For implementing the EM algorithm, in the Estep, we need to calculate for all i, j, k, and l. It requires four nested loops. Thus the time complexity of the Estep is , where M, N, and K are the number of words, the number of documents, and the number of latent topics respectively. The memory requirements in the Estep include a fourdimensional matrix for saving and a threedimensional matrix for saving the normalization parameter (denominator of (11)). For reducing the memory requirements, note that it is not necessary to calculate and save at the Estep; rather, it can be calculated in the Mstep by multiplying the previous and and dividing the result by the normalization parameter. Therefore, we save only the normalization parameter at the Estep. According to (7), the normalization parameter is equal to , thus the related matrix contains elements, which is a large number for typical values of M and N.
In the Mstep, we need to calculate the model parameters and specified in (19). These calculations require four nested loops, but note that we can decrease the number of loops to three nested loops by considering only the word pairs that are present in the training documents instead of all word pairs. Thus the time complexity in the Mstep is O(KNB) where B is the average number of the word pairs in the training documents.
The memory requirements in the Mstep include two threedimensional matrices for saving and and two twodimensional matrices for saving the denominators of (19). Saving these large matrices results in high memory requirements in the training process. is another matrix that can be implemented by a sparse matrix containing the indices of the word pairs presented in each training document and the counts of the word pairs.
3.5. Extension to gram
We can extend the bigramPLSA model to gramPLSA model by considering the context words instead of only one context word w _{
i
} as the word history. The generative process of the gramPLSA model is similar to the bigramPLSA model except that in step 1, instead of generating one context word, context words should be generated. Therefore, the combined model can be expressed by
where is a sequence of words. We can follow the same EM procedure for parameter estimation in the gramPLSA model where w _{
i
} is replaced by in all formulae. In the reestimation formulae, we have that is the number of occurrences of the word sequence in the document d _{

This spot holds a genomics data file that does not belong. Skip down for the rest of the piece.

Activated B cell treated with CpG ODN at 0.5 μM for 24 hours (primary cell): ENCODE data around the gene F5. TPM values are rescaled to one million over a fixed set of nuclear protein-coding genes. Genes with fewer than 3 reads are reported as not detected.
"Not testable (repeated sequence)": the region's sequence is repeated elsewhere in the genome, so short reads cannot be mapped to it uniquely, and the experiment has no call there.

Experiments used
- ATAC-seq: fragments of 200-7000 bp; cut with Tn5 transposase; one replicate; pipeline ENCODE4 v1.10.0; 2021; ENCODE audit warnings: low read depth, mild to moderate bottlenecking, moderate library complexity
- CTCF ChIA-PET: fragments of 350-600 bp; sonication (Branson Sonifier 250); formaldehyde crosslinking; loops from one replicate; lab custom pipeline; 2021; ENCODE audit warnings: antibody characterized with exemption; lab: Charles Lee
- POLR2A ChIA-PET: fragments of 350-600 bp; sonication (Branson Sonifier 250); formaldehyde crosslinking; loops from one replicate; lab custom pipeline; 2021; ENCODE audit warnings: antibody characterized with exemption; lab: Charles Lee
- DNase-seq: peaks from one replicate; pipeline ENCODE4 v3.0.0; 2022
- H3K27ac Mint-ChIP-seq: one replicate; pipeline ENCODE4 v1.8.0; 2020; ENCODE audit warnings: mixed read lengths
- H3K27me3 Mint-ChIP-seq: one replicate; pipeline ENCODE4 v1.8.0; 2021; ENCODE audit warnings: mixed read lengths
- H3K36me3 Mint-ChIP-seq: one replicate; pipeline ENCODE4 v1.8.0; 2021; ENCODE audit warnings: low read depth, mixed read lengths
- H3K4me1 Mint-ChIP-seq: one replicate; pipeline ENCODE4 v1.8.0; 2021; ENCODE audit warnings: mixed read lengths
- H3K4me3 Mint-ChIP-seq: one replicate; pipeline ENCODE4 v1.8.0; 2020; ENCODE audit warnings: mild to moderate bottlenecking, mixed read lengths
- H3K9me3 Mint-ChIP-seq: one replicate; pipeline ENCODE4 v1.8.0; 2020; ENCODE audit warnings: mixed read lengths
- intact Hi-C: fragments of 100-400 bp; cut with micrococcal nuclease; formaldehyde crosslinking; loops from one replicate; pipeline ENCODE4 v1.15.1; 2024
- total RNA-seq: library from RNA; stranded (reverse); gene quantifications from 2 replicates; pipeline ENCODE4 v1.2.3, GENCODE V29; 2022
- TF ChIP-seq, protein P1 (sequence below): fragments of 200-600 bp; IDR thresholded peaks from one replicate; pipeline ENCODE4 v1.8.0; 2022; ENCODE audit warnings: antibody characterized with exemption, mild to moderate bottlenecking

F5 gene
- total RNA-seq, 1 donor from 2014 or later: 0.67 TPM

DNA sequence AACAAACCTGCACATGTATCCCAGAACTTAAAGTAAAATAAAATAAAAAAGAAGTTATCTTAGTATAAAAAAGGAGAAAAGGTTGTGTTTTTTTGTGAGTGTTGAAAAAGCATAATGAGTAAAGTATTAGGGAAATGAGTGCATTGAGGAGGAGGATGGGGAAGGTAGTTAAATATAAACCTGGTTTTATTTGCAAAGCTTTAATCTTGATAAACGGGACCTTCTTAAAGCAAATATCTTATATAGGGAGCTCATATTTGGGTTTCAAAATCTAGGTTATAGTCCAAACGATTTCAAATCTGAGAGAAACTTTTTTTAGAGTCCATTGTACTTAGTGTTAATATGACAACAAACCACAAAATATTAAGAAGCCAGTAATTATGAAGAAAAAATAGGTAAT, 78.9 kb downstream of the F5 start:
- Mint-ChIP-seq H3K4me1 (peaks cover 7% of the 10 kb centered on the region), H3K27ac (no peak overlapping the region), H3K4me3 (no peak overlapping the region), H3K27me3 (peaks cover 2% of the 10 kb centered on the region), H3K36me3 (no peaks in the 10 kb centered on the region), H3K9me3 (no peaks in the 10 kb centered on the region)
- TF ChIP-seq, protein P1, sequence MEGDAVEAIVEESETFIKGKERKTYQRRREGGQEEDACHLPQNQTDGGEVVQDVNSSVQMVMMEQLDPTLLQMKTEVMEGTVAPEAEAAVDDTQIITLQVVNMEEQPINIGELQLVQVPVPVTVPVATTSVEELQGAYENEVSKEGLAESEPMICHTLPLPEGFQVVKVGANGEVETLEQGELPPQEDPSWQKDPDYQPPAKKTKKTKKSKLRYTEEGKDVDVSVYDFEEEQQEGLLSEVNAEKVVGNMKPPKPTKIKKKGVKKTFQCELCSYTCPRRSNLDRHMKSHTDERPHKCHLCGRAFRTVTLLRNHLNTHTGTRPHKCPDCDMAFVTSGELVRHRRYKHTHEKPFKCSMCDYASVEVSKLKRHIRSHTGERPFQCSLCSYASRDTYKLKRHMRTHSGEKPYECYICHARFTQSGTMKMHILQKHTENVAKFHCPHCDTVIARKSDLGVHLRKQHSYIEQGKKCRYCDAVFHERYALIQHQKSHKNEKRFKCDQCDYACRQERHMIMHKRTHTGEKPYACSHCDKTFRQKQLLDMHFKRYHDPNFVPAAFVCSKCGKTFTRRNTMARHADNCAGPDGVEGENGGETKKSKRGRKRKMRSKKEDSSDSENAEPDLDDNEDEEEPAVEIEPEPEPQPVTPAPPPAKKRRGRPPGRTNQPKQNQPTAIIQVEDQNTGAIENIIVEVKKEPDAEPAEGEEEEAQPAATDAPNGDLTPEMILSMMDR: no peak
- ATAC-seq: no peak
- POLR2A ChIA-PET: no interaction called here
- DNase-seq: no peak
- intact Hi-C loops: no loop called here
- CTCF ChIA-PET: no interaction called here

k
}.
Combining PLSA model and gram model for leads to high complexity in time and memory of the training process. As discussed in Section 3.4, the time complexity of the EM algorithm is for . Consequently, the time complexity for higher order grams is that grows exponentially as n increases. In addition, the memory requirement for gramPLSA combination is very high. For example, for saving the normalization parameters, we need a ()dimensional matrix which contains elements. Therefore, the memory requirement also grows exponentially as n increases.
3.6. Comparison with Nie et al.'s BigramPLSA Model
As discussed in Section 3.1, Nie et al. have presented a combination of bigram and PLSA models in 2007 [13]. This work does not have a strong mathematical foundation and one cannot derive the reestimation formulae via the standard EM procedure based on that. Nie et al.'s work is based on an assumption of independence between the latent topics z _{
l
} and the context words w _{
i
}. According to this assumption, we can rewrite (7) as
According to (21), the difference between our model and Nie et al.'s model is in the definition of the topic probability. In Nie et al.'s model the topic probability is conditioned on the documents, but in our model, the topic probability is further conditioned on the bigram history. In Nie et al.'s model, the assumption of independence between the latent topics and the context words leads to assigning the latent topics to each context word evenly, that is, the same numbers of latent variables are assigned to decompose the worddocument matrices of all context words despite their different complexities. Thus, they propose a refining procedure that unevenly assigns the latent topics to the context words according to an estimation of their latent semantic complexities.
In our proposed bigramPLSA model, we relax the assumption of independence between the latent topics and the context words and achieve a general form of the aspect model that considers the word history in the worddocument modeling. Our model automatically assigns the latent topics to the context words unevenly because for each context h _{
i
}, there is a distribution that assigns the appropriate number of latent topics to that context. Consequently, remains zero for those z _{
l
} inappropriate to the context word w _{
i
}.
The number of free parameters in our proposed model is , whereM, N, and K are the number of words, the number of documents, and the number latent topics, respectively. On the other hand, the number of free parameters in Nie et al.'s model is that is less than the number of free parameters in our model. Consequently, the training time of Nie et al.'s model is less than the training time of our model.